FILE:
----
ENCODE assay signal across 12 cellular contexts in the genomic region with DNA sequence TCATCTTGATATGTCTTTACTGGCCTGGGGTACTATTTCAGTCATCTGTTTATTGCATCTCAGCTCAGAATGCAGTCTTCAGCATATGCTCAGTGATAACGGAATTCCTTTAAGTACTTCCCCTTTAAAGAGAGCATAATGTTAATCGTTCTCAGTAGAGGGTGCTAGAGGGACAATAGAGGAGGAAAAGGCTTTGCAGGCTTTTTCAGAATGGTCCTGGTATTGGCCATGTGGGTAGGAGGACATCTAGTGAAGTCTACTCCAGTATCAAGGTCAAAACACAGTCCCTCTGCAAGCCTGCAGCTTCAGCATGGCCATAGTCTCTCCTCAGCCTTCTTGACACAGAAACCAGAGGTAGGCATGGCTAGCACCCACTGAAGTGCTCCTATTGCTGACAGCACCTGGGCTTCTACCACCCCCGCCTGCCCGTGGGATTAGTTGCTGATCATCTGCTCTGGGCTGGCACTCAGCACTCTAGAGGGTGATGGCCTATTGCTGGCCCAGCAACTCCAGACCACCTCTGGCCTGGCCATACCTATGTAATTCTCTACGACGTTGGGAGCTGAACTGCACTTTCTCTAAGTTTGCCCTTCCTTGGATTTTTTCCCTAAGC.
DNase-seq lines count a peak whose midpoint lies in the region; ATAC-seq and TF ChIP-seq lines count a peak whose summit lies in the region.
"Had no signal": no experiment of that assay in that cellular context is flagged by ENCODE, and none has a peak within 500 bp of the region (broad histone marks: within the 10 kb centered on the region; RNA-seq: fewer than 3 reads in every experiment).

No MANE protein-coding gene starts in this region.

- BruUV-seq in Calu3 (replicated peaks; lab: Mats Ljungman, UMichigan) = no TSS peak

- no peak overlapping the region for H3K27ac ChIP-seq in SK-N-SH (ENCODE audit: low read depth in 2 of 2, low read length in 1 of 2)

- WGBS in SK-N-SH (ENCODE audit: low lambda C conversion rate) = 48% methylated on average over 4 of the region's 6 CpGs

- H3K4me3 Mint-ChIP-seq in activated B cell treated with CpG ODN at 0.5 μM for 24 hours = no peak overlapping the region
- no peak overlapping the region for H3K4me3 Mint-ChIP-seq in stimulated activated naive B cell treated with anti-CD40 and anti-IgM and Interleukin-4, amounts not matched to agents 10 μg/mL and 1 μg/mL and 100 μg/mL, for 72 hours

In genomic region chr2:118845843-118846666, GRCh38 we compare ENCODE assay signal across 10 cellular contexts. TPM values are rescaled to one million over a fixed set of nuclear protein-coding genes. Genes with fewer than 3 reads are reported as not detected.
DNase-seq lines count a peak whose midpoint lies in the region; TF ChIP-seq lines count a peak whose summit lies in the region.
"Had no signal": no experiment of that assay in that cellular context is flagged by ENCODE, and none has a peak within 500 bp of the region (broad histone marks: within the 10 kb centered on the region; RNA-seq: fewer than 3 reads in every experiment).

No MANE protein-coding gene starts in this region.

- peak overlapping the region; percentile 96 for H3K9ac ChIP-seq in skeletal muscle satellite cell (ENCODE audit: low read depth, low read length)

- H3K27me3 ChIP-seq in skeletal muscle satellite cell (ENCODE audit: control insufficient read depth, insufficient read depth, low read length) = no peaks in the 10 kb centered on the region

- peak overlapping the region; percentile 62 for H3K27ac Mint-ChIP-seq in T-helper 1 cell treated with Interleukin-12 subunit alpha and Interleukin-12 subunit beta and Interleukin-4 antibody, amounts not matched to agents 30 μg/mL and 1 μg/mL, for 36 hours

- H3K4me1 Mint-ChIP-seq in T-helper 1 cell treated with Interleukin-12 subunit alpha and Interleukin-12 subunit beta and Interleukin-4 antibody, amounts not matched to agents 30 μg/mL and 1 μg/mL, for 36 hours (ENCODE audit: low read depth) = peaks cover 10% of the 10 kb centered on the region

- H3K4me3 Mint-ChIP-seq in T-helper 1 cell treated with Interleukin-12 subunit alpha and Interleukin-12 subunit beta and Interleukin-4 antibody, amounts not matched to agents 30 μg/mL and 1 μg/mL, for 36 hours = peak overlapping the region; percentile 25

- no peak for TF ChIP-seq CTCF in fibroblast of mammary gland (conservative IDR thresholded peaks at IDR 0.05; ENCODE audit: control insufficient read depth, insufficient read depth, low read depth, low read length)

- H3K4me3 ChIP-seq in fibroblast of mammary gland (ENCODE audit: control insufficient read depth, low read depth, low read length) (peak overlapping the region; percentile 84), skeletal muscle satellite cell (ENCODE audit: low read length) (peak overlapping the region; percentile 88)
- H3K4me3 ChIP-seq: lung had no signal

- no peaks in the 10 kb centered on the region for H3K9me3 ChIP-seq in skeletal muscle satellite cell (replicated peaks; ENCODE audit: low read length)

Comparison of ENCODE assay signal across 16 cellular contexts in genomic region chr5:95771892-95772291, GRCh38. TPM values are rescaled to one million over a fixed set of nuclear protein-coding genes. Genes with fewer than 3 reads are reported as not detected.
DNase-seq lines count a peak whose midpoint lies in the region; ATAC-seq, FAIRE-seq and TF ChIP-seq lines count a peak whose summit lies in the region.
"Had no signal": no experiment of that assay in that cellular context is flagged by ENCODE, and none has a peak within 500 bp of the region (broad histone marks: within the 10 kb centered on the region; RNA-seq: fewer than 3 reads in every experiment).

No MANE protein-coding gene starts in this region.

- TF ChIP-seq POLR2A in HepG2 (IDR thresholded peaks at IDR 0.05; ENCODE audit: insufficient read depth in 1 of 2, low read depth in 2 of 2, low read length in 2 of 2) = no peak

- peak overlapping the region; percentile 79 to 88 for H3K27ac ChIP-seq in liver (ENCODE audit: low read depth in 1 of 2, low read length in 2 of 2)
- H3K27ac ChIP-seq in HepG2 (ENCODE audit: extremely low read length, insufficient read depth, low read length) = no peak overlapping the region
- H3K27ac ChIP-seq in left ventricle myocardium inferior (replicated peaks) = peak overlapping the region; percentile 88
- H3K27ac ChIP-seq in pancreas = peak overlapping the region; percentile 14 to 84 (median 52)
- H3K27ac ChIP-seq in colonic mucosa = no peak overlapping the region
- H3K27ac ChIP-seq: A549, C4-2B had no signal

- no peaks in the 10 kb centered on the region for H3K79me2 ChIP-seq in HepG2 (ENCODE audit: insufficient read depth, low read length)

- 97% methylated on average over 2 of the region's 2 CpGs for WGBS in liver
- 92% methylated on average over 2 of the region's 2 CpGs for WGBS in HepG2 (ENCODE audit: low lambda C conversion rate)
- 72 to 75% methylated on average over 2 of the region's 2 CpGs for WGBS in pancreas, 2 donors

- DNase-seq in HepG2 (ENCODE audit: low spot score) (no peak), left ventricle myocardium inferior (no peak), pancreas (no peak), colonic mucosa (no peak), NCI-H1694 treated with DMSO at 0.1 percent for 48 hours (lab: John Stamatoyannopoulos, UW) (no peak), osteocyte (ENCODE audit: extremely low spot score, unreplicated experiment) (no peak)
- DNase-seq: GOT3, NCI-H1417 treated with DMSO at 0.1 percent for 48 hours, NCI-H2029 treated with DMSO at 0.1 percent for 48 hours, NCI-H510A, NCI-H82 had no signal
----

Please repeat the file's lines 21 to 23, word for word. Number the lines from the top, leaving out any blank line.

- H3K4me3 ChIP-seq: lung had no signal

- no peaks in the 10 kb centered on the region for H3K9me3 ChIP-seq in skeletal muscle satellite cell (replicated peaks; ENCODE audit: low read length)

Comparison of ENCODE assay signal across 16 cellular contexts in genomic region chr5:95771892-95772291, GRCh38. TPM values are rescaled to one million over a fixed set of nuclear protein-coding genes. Genes with fewer than 3 reads are reported as not detected.